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Scientists Utilize Carbon Dioxide More Efficiently with Magnets in Electrolysis

 A new opportunity to use magnetism to reduce the energy required for CO2 electrolysis

by University of Illinois at Urbana-Champaign
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Chemical and biomolecular engineering graduate student Saket Bhargava holds a flow electrolysis cell.
University of Illinois/Claire Benjamin

For decades, researchers have been working toward mitigating excess atmospheric carbon dioxide (CO2) emissions. One promising approach captures atmospheric CO2 and then, through CO2 electrolysis, converts it into value-added chemicals and intermediates—like ethanol, ethylene, and other useful chemicals. While significant research has been devoted to improving the rate and selectivity of CO2 electrolysis, reducing the energy consumption of this high-power process has been under explored.

In ACS Energy Letters, researchers from the University of Illinois Urbana-Champaign (Illinois) report a new opportunity to use magnetism to reduce the energy required for CO2 electrolysis by up to 60 percent in a flow electrolyzer. 

In a typical CO2 flow electrolyzer, electricity is supplied to drive the reactions at the cathode (where carbon dioxide is reduced into useful byproducts) and the anode (where water is oxidized, producing oxygen). 

Most studies have focused on making the reduction reaction at the cathode more efficient at higher rates; however, this process requires little energy compared to the oxidation reaction on the anode—which often accounts for more than 80 percent of the energy required for CO2 electrolysis, and therefore, offers the most room for improvement.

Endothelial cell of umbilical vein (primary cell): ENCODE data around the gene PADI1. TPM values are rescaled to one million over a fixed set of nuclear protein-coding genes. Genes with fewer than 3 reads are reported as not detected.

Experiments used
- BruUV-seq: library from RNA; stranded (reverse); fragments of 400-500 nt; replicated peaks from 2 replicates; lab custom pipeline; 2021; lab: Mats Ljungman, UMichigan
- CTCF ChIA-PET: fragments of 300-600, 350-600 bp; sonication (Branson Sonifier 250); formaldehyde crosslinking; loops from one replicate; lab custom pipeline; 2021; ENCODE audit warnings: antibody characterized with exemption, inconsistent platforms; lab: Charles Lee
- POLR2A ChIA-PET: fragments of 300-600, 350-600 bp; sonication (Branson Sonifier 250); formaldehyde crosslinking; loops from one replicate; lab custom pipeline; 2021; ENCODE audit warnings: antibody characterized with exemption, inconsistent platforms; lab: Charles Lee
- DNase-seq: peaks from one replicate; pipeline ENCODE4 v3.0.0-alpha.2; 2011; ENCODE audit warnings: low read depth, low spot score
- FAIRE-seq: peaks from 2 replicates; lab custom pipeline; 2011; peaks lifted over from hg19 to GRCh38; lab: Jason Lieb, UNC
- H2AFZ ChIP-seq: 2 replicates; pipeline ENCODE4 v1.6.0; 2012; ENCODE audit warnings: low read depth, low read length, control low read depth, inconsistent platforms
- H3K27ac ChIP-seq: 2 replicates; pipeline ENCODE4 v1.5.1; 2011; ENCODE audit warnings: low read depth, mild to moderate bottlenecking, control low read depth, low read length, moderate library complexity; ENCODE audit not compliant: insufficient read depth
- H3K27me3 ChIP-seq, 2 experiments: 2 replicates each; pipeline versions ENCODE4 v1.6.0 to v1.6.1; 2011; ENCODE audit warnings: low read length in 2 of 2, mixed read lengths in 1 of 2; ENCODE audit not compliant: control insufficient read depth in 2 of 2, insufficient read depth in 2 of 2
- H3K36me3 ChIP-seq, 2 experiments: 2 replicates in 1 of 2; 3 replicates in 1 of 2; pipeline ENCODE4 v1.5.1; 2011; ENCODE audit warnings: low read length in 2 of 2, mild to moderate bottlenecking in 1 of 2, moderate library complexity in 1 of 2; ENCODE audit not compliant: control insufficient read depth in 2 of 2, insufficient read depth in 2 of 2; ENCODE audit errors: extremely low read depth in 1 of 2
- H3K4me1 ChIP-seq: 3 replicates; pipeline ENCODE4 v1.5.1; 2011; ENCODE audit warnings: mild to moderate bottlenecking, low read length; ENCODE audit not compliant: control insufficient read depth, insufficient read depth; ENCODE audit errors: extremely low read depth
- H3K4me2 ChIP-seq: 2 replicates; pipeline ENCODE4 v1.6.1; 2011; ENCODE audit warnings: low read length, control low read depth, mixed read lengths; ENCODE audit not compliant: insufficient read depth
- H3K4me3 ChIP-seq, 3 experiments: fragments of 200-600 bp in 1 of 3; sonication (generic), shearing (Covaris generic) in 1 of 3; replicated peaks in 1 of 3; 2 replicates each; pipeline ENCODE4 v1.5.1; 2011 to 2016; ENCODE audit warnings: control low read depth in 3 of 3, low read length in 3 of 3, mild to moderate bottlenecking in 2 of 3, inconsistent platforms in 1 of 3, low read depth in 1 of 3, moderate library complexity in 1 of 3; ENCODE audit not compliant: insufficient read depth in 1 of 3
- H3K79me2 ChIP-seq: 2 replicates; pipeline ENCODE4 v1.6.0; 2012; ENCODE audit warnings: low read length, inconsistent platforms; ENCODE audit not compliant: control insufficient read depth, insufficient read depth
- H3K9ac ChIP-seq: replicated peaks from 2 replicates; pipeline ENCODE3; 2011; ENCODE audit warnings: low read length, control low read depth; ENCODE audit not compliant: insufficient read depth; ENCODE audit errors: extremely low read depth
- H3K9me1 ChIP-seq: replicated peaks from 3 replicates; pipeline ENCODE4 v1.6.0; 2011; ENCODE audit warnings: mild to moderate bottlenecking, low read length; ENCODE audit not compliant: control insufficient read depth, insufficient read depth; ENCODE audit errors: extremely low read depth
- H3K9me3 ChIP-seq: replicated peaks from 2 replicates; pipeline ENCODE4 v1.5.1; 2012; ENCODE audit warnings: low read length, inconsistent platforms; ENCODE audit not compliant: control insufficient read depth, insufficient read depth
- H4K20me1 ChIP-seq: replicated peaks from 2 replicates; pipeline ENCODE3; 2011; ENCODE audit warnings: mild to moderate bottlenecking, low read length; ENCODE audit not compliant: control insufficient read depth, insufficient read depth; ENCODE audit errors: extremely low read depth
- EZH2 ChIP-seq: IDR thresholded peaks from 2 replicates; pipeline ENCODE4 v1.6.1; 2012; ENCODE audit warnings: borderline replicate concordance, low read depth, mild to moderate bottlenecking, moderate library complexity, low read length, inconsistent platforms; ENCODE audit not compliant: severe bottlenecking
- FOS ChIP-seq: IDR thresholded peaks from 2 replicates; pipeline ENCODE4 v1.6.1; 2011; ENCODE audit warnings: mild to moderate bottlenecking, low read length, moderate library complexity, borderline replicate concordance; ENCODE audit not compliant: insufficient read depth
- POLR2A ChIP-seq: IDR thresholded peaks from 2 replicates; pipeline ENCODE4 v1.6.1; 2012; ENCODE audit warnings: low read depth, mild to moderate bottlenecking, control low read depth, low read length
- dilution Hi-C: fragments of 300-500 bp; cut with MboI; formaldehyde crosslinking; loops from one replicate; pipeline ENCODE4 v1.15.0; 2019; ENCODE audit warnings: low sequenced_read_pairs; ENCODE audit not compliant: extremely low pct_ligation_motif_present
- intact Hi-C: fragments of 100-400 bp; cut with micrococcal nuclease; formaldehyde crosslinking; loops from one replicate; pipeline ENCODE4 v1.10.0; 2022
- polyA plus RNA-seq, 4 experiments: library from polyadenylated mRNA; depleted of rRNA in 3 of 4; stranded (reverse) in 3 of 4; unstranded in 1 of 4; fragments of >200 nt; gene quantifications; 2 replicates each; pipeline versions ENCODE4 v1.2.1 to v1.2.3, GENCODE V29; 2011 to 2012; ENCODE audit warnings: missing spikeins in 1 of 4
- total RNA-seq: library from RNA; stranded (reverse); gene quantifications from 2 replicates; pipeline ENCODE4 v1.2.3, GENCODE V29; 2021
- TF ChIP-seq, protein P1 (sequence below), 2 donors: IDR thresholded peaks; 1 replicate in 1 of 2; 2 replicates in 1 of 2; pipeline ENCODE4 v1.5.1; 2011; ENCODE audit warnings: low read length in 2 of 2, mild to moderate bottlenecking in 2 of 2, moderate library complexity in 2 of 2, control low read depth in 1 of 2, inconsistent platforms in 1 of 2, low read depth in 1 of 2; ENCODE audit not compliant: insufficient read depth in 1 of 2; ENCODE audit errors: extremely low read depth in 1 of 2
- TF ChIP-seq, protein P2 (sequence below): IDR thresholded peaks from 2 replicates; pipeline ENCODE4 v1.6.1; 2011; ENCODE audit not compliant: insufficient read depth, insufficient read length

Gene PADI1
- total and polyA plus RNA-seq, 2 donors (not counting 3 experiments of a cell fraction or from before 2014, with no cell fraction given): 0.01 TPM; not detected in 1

"The answer was staring us right in the face—of course, the trick is to reduce the energy consumption at the anode," said first author Saket S. Bhargava, a graduate student in chemical and biomolecular engineering at Illinois. "We decided that if oxygen evolution is the problem, why not use a magnetic field at the oxygen evolving electrode and see what happens to the entire system."

They used a magnetic field at the anode to achieve energy savings ranging from seven percent to 64 percent by enhancing mass transport to and from the electrode. They also swapped the traditional iridium catalyst—a precious metal—with a nickel-iron catalyst comprised of abundant elements. 

"Our ultimate goal is to transform carbon dioxide back into carbon-based chemicals," said lead author Paul Kenis, a chemical and biomolecular engineering professor and department head at Illinois. "With this study, we have demonstrated how further to reduce the significant energy requirements for CO2 electrolysis, hopefully making this process more viable for adoption by industry."

- This press release was originally published on the University of Illinois at Urbana-Champaign website